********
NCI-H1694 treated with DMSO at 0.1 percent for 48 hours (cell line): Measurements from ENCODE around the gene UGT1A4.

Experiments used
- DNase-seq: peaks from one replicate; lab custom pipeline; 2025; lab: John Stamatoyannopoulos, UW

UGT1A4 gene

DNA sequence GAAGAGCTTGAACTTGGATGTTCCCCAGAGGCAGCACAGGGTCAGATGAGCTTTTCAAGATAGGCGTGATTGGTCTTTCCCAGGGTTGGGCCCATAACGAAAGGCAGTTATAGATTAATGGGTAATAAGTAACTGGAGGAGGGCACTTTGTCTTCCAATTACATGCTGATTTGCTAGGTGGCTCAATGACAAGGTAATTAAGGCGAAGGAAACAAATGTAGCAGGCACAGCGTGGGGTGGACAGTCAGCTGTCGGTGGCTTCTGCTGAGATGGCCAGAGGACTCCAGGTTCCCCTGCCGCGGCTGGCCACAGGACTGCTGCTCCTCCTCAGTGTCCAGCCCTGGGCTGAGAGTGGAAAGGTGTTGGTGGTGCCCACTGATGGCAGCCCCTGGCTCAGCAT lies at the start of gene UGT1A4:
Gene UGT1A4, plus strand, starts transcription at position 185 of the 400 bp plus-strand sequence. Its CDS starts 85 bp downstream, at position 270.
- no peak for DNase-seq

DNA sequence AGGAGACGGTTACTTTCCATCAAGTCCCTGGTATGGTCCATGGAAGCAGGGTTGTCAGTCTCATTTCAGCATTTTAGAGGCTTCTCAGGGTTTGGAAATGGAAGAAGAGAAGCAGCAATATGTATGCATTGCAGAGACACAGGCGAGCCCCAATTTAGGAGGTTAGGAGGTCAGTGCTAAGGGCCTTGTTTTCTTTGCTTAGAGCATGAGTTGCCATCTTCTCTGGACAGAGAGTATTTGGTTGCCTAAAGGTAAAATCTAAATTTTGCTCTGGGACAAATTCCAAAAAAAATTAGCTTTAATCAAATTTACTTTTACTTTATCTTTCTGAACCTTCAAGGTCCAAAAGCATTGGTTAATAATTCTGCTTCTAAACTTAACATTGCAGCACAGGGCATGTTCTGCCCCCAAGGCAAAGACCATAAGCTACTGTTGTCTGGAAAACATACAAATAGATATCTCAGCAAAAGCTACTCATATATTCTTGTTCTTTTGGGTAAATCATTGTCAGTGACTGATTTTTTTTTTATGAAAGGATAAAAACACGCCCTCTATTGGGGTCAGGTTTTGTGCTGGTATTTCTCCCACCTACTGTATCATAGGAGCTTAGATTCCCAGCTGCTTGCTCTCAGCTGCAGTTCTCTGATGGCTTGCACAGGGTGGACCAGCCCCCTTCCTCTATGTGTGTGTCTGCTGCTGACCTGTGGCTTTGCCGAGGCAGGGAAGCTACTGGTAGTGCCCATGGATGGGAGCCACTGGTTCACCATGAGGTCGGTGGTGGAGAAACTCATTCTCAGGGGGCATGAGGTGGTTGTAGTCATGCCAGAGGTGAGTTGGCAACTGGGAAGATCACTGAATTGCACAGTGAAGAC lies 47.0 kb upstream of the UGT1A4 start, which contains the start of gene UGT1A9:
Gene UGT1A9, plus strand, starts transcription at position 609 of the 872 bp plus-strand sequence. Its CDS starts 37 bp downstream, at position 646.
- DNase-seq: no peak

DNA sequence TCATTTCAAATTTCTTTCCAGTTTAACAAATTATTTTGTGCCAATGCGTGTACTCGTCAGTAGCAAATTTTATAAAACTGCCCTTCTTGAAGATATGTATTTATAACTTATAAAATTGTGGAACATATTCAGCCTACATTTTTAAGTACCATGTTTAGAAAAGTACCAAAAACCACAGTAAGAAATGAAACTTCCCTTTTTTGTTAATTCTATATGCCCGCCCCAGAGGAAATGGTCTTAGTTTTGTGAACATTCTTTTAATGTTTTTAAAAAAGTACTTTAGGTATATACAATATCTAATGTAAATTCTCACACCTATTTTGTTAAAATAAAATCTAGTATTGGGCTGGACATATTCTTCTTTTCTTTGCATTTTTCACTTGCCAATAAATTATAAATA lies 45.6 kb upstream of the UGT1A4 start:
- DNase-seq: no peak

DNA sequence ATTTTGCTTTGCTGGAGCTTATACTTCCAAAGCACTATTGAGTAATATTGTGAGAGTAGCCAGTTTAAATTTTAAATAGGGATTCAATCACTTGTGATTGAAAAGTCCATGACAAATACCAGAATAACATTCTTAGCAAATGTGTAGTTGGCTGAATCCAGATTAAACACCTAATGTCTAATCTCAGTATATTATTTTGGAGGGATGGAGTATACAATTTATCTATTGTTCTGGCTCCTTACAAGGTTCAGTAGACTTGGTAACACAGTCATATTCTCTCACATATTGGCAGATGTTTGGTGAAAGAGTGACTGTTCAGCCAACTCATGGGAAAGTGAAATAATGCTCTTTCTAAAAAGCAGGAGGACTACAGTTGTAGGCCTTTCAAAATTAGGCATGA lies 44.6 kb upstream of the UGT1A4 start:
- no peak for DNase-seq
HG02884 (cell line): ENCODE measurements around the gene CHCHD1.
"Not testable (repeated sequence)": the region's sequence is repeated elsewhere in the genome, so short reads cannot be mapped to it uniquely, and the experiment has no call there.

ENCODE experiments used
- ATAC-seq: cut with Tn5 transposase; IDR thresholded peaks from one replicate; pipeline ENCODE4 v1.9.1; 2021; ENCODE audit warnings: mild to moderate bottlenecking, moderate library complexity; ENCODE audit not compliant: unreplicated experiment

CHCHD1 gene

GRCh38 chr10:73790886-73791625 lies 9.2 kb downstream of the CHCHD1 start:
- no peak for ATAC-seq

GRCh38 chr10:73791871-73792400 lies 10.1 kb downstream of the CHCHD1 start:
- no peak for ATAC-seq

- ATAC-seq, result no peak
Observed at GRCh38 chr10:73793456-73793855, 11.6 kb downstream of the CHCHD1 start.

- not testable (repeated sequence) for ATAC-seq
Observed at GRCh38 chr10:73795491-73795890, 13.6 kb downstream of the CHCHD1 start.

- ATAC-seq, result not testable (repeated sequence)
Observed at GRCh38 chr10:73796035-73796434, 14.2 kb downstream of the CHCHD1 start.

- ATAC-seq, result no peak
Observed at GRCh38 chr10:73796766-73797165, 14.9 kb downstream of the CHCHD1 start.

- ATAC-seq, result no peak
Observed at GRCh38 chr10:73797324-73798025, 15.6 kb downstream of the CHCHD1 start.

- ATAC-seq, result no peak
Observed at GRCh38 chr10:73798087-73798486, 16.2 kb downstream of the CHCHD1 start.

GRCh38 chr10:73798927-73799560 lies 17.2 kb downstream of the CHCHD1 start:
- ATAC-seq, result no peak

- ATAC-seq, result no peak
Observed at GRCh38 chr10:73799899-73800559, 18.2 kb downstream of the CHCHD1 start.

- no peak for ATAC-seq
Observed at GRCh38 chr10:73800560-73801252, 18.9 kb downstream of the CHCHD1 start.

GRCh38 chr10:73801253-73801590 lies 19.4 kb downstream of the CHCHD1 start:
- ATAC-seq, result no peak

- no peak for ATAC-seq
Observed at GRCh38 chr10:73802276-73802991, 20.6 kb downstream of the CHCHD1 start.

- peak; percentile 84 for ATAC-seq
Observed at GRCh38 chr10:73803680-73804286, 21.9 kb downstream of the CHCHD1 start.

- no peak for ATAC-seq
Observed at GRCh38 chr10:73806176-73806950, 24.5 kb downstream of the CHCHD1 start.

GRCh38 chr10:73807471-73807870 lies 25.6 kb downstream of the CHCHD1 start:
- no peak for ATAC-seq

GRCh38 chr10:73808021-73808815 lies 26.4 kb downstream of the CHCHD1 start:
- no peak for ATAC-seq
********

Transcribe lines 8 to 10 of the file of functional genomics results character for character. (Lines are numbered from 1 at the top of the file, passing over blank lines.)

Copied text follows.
DNA sequence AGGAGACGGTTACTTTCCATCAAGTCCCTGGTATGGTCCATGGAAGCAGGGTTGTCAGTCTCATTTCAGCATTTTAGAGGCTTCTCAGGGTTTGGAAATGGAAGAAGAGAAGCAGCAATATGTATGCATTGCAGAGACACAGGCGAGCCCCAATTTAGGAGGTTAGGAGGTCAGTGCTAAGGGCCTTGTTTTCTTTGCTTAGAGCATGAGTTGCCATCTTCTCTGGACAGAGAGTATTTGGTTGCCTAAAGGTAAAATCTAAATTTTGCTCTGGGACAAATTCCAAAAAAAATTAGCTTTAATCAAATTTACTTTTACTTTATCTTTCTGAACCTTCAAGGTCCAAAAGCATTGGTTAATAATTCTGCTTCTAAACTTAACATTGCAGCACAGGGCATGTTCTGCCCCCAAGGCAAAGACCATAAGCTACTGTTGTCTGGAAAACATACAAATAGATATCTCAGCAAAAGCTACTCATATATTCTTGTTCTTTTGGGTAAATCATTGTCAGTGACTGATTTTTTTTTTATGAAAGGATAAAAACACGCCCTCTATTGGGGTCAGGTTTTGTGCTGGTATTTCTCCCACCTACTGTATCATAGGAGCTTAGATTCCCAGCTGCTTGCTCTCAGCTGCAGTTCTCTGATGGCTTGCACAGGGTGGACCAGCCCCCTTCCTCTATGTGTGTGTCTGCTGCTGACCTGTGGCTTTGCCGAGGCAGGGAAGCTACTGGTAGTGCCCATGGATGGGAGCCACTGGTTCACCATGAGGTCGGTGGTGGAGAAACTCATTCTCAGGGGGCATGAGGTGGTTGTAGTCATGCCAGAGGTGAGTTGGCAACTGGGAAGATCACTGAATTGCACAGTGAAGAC lies 47.0 kb upstream of the UGT1A4 start, which contains the start of gene UGT1A9:
Gene UGT1A9, plus strand, starts transcription at position 609 of the 872 bp plus-strand sequence. Its CDS starts 37 bp downstream, at position 646.
- DNase-seq: no peak